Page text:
Season Ends Bittersweetly, 78-66

While the Bruins didn't go out on a great note, losing to a physical Texas Tech team in the first round of the NCAA Tournament Thursday, there was certainly some sweet to go along with the bitterness of the loss...

UCLA's 2004-2005 season ended Thursday on a bittersweet note when the Bruins lost to Texas Tech in the first round of the NCAA tournament, 78-66.

It was bitter since UCLA, obviously, lost the game, and was out-played by a bigger, stronger opponent.

It was sweet since UCLA hung with the Red Raiders for much of the game, the first NCAA tournament game UCLA had played in three years. While watching the game sometimes you'd lapse into greed, when the Bruins drew to within three or four points in the second half, and you'd start to see visions of an Elite Eight run in your mind.

Bitter: UCLA's defense was poor, getting beaten up and confused throughout the game by Texas Tech's fierce screening. Tech shot 61% from the field, mostly because they had so many lay-ups due to great execution of their offense. UCLA's freshmen just weren't strong, aggressive or experienced enough to be able to overcome Bobby Knight's physical offensive gameplan. Compared to Tech's guards, Jordan Farmar looked like a wisp of a basketball player. It appeared that, after a season where the freshman point guard was the target of much physical play from opponents in efforts to wear him down, he looked worn down while facing the most physical team he had yet faced. He looked like a pinball bouncing from screen to screen, and then appeared at times to lose energy in trying to find his man.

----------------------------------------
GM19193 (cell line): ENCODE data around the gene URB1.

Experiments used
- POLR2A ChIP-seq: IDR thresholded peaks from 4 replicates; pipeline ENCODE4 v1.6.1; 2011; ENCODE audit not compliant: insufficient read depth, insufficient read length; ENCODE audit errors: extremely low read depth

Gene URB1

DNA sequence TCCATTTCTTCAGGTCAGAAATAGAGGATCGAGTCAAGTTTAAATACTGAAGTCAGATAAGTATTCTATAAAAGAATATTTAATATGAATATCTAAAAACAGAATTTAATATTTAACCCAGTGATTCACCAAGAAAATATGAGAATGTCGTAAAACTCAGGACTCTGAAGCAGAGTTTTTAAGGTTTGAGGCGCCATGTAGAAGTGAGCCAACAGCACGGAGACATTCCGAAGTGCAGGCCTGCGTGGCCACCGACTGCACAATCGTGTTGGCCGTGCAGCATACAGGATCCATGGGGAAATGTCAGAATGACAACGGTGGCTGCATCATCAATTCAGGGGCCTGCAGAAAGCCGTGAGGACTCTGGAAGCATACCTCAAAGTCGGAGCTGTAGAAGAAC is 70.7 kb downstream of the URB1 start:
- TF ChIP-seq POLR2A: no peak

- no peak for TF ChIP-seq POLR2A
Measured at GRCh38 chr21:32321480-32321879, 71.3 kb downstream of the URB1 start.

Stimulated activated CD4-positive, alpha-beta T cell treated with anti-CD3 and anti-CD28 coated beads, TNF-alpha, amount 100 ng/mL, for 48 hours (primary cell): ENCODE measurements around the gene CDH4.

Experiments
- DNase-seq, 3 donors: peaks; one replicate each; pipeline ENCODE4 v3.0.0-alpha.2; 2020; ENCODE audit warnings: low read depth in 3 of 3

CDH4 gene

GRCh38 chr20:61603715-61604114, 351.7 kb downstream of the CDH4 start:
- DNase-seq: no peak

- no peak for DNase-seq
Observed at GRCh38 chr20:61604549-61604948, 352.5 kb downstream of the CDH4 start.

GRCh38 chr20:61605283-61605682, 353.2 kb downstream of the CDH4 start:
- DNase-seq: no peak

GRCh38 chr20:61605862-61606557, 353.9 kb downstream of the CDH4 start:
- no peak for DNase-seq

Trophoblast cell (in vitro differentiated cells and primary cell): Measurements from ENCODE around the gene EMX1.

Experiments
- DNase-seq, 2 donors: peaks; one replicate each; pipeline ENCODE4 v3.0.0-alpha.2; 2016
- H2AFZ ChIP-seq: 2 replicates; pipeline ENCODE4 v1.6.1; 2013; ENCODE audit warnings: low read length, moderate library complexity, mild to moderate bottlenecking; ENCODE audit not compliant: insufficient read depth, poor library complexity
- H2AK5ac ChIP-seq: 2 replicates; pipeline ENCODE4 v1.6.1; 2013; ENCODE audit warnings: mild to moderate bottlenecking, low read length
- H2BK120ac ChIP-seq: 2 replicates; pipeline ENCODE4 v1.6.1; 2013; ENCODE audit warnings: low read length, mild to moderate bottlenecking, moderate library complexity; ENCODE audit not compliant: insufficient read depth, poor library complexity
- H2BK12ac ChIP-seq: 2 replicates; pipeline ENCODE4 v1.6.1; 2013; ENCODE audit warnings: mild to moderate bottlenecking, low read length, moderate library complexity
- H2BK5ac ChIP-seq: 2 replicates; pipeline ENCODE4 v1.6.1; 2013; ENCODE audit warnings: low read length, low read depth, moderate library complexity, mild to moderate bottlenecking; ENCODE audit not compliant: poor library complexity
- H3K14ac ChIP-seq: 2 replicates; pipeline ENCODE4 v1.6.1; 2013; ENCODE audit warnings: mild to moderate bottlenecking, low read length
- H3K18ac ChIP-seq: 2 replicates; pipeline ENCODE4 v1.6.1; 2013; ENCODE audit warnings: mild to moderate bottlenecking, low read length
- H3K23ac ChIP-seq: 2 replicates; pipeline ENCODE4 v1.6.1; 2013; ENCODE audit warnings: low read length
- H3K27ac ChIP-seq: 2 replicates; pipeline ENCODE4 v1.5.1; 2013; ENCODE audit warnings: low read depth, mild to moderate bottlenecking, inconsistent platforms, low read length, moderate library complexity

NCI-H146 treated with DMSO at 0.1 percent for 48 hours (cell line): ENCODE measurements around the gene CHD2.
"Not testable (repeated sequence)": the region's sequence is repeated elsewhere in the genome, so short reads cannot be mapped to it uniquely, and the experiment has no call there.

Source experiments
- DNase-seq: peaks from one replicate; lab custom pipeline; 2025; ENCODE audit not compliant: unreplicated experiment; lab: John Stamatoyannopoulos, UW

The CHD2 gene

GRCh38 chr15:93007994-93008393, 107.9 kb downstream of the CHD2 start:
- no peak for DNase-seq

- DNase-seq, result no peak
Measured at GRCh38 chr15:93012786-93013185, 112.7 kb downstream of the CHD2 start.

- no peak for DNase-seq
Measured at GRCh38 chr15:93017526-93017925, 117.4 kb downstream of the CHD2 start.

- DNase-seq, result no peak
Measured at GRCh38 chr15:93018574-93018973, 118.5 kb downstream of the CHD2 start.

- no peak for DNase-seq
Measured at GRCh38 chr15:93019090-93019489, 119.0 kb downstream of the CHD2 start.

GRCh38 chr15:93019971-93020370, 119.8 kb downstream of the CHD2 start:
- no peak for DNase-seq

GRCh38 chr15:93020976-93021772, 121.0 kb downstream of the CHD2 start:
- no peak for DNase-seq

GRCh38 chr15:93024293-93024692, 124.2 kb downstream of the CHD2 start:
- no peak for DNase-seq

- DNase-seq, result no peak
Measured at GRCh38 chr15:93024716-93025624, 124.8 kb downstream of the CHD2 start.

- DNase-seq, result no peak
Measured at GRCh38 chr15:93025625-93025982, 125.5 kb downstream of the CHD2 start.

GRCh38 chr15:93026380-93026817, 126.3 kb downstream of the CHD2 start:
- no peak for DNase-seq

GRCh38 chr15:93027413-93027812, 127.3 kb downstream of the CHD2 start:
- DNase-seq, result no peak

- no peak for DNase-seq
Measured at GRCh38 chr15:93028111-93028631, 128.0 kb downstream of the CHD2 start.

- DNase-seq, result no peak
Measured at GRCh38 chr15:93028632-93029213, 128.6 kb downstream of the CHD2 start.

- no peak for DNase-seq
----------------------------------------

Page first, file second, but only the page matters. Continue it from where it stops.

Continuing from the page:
Sweet: Jordan Farmar is a very talented player who is just 18 years old. We've told you since he first committed to UCLA that the aspects of his game that needed to improve were his defense and strength, and it's proven to be very true in his first collegiate season. But if Farmar were 200 pounds and as strong as Stanford's Chris Hernandez, we'd be recommending you take many pictures of him in a UCLA uniform since you wouldn't be seeing it for long. If Farmar were already strong and physical, he'd be going to the NBA fairly quickly. So while watching this game you might have been lamenting that Farmar wasn't big or strong enough to match up against Texas Tech's guards, you should have also been thankful – since those flaws will keep him in college and playing for UCLA longer.

Bitter: As UCLA's defense was breaking down, its offense followed suit. When the Bruins were finding themselves unable to contain Texas Tech offensively, UCLA started to get desperate offensively. A big turning point was with about 5:40 left to go in the game and UCLA still close, down just 66-59. Farmar, susceptible to poor freshmen decisions in the environment of his first NCAA tournament game, took a hurried, 25-foot three-pointer that wasn't close. That keyed a Red Raider run that put the game away.